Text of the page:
16 years ago, Nissan introduced the GT-R R35 production model at the 2007 Tokyo Motor Show. Rebranded for 2023 as the Japan Mobility Show, the event hosts the world premiere of a concept that may or may not provide a window into the future of the venerable Godzilla. Meet Hyper Force, a spectacular EV with ultra-aggressive styling featuring a large rear wing and butterfly doors.
For the sake of accuracy, Nissan doesn’t explicitly say the all-electric concept is an R36 preview, but the silhouette and quad round taillights are telltale signs the Hyper Force has GT-R DNA written all over it. As a matter of fact, the white and red illuminated blocks at the front are a dead giveaway we’re dealing with a futuristic interpretation of Nissan’s flagship sports car. From afar, those pixels look like an intentionally blurred-out GT-R logo.
The dramatically styled body has canards and electrically operated vents in the front fenders while the rear hosts a huge wing likely visible from the moon. Those doors facing the sky are massive, as is the rear diffuser keeping the Hyper Force glued to the road. Riding on forged carbon wheels, the Hyper Force looks straight out of Gundam, and if a production version is planned as the next GT-R, we reckon it will be significantly toned down.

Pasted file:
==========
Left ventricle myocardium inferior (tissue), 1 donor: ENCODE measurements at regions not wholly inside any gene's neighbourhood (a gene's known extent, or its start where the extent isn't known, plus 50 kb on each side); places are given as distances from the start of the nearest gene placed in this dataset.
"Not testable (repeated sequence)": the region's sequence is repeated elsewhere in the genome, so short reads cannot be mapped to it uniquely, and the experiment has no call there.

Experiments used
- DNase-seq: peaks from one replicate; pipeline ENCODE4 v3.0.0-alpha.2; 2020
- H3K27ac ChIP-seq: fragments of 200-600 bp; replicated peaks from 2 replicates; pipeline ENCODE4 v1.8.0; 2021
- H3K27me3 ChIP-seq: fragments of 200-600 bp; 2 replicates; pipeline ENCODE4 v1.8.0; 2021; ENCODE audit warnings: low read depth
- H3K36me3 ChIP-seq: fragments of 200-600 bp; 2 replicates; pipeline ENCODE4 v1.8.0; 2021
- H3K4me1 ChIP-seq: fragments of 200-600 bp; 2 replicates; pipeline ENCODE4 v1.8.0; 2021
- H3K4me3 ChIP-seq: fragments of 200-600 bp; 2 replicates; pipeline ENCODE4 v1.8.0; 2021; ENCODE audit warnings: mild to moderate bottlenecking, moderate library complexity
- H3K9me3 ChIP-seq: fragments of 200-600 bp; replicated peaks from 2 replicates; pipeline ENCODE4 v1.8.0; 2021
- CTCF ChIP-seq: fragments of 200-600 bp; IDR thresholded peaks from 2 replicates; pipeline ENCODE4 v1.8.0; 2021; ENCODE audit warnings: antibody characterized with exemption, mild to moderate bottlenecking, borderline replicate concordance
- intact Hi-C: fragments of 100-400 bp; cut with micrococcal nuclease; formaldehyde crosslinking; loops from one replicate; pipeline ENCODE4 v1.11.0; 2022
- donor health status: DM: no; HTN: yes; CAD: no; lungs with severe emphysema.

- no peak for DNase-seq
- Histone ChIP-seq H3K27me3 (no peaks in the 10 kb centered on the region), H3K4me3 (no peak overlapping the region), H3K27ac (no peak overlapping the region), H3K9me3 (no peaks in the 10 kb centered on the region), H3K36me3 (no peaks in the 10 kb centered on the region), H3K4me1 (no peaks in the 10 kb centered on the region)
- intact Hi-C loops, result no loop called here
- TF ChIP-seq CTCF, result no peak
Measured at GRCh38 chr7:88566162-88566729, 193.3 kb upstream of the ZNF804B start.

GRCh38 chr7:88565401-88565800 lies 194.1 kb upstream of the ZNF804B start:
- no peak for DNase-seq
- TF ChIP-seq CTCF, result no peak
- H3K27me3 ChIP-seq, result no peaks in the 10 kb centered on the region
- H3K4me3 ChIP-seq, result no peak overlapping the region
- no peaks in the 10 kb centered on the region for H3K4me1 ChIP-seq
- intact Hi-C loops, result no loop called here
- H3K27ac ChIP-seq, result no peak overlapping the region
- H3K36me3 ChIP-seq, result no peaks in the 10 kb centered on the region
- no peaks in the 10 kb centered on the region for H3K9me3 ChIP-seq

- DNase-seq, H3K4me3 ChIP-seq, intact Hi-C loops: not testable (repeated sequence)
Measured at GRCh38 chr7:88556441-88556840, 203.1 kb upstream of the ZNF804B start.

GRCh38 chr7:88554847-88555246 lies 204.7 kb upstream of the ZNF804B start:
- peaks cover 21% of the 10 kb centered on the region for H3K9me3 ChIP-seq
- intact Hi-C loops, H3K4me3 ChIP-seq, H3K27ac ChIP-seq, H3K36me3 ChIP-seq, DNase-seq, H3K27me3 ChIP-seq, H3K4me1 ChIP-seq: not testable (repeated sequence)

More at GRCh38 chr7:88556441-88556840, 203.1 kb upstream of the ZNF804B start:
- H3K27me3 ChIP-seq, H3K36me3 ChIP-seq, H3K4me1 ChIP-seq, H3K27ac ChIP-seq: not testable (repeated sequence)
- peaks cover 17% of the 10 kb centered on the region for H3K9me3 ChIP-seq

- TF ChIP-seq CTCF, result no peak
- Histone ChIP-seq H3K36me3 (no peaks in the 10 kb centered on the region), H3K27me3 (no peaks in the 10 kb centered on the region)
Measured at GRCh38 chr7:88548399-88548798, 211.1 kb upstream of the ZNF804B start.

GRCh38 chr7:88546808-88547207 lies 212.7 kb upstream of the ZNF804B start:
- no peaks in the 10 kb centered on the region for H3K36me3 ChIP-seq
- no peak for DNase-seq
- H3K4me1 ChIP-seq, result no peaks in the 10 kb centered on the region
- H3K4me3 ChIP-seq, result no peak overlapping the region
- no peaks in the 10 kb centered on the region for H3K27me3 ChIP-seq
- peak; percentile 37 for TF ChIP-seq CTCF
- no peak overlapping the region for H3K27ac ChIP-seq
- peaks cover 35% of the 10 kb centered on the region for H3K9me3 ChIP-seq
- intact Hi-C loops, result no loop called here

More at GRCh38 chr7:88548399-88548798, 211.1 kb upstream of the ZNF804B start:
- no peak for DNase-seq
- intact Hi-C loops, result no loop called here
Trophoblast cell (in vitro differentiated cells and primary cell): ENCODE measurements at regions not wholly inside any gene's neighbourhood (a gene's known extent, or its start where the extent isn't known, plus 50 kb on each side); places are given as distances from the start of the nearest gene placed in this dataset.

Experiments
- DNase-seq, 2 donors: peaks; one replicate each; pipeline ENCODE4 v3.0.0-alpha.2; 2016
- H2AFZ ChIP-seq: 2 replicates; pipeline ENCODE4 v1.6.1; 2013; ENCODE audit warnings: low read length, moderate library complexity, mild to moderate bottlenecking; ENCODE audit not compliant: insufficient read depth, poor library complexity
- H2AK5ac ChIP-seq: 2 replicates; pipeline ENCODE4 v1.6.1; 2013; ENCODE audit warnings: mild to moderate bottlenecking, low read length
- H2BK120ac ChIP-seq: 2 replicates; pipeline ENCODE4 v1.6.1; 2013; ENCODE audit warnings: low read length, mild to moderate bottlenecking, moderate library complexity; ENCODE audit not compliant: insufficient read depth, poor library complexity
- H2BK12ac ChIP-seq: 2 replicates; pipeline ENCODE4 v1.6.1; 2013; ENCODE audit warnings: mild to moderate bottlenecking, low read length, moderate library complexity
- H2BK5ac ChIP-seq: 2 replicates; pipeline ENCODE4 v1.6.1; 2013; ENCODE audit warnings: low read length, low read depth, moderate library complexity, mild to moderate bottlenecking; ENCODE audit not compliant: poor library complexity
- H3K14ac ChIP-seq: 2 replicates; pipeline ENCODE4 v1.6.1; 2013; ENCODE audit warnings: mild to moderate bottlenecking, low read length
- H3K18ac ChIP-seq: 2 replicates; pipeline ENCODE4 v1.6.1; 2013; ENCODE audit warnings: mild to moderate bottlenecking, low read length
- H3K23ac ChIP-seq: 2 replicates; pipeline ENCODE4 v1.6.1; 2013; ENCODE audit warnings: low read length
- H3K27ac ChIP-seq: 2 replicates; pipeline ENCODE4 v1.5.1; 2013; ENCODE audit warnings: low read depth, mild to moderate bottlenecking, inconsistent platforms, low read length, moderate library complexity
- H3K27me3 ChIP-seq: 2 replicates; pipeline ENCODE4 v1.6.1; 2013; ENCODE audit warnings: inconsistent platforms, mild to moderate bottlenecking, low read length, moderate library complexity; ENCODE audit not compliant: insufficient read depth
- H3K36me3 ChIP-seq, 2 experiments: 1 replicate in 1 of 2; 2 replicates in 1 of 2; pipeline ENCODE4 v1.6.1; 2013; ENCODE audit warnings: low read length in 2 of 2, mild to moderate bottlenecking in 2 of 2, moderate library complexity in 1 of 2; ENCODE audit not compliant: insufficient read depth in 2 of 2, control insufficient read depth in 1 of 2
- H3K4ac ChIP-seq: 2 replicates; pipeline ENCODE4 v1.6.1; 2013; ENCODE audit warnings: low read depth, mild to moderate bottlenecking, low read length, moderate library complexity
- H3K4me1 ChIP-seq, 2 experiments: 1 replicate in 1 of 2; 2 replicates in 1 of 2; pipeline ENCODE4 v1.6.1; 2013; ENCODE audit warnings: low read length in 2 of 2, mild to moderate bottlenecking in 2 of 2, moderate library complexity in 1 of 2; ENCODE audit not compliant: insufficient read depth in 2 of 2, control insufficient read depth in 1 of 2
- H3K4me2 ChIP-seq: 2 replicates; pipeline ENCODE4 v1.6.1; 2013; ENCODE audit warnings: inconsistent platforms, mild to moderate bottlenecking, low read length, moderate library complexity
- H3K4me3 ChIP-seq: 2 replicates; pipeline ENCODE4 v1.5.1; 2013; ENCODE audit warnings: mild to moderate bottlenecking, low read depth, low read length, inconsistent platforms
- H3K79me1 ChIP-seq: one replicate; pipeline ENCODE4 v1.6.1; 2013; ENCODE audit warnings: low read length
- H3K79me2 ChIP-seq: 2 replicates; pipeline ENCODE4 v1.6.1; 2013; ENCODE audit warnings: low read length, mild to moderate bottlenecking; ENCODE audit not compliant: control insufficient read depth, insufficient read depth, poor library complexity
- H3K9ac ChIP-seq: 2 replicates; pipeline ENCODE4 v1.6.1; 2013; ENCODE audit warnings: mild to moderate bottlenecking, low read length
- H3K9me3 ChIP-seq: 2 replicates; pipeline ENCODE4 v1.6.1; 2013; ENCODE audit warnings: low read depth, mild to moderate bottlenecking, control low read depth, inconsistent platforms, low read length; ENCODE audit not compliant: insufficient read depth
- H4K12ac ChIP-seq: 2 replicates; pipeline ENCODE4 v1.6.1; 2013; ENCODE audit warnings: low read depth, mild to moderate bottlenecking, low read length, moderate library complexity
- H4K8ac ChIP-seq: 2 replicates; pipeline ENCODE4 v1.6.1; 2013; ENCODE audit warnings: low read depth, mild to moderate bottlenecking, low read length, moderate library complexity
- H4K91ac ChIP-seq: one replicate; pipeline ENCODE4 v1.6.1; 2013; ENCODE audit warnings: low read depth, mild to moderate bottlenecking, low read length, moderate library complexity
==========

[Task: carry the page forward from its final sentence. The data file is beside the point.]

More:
As for the interior, it feels like you’re sitting inside a PC gaming case with an abundance of LEDs. Because Nissan has envisioned the concept as a track-focused machine (hence the windscreen wiper in the middle of the windscreen), it eschews the round steering wheel in favor of a racing wheel.
The driver and passenger sit on angular seats with excellent lateral support and what looks like a carbon fiber shell. As if we needed more proof this is a GT-R in disguise, Nissan has fitted the Hyper Force with two driving modes: R (racing) and GT (grand touring). Pretty obvious, right?
The Hyper Force is touted as having solid-state batteries and 1,000 kilowatts, which works out to a colossal 1,341 horsepower. Nissan mentions the electric supercar boasts the company’s e-4ORCE system, which is marketing jargon for all-wheel drive courtesy of front and rear motors. Other specs have yet to be announced, albeit the head-up display shows 320 km/h (nearly 200 mph) in one of the adjacent official images.
Your guess is as good as ours as to when the R36 will hit the streets. The R35 before it took six years from the moment the initial concept was introduced (in 2001) until the subsequent production model arrived in 2007.
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